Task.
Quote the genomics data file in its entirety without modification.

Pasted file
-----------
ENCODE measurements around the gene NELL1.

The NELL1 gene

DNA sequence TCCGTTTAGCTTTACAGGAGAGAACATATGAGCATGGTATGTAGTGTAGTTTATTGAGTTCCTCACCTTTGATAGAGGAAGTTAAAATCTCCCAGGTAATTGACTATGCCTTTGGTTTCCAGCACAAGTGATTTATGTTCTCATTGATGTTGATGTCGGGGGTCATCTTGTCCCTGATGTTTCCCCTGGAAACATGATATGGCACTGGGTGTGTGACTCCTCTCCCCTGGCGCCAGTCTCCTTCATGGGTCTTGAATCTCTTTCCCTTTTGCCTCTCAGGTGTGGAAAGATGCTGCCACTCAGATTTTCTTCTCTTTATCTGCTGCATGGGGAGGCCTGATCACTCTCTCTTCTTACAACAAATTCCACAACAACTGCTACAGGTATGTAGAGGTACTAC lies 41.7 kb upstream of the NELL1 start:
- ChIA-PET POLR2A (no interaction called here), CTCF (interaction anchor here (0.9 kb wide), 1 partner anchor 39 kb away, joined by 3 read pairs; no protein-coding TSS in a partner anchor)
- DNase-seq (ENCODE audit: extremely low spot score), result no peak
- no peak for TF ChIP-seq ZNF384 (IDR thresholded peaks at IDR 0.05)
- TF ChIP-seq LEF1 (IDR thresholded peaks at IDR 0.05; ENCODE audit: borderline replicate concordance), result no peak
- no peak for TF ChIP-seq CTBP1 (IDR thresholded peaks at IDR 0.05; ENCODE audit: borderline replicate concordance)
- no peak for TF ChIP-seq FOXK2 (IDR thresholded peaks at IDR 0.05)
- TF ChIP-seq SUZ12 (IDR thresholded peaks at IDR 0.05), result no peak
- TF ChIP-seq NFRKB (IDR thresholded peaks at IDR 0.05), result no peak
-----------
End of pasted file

ENCODE measurements around the gene NELL1.

The NELL1 gene

DNA sequence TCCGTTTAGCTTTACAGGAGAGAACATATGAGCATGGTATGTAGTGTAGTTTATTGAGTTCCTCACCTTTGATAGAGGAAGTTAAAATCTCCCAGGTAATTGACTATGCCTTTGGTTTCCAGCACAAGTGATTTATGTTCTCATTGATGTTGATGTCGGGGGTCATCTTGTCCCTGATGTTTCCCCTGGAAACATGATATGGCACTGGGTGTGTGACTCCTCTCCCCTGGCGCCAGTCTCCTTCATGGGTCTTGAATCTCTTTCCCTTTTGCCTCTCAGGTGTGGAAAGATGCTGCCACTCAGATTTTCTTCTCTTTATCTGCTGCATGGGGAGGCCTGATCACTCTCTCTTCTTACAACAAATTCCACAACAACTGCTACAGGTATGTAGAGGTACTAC lies 41.7 kb upstream of the NELL1 start:
- ChIA-PET POLR2A (no interaction called here), CTCF (interaction anchor here (0.9 kb wide), 1 partner anchor 39 kb away, joined by 3 read pairs; no protein-coding TSS in a partner anchor)
- DNase-seq (ENCODE audit: extremely low spot score), result no peak
- no peak for TF ChIP-seq ZNF384 (IDR thresholded peaks at IDR 0.05)
- TF ChIP-seq LEF1 (IDR thresholded peaks at IDR 0.05; ENCODE audit: borderline replicate concordance), result no peak
- no peak for TF ChIP-seq CTBP1 (IDR thresholded peaks at IDR 0.05; ENCODE audit: borderline replicate concordance)
- no peak for TF ChIP-seq FOXK2 (IDR thresholded peaks at IDR 0.05)
- TF ChIP-seq SUZ12 (IDR thresholded peaks at IDR 0.05), result no peak
- TF ChIP-seq NFRKB (IDR thresholded peaks at IDR 0.05), result no peak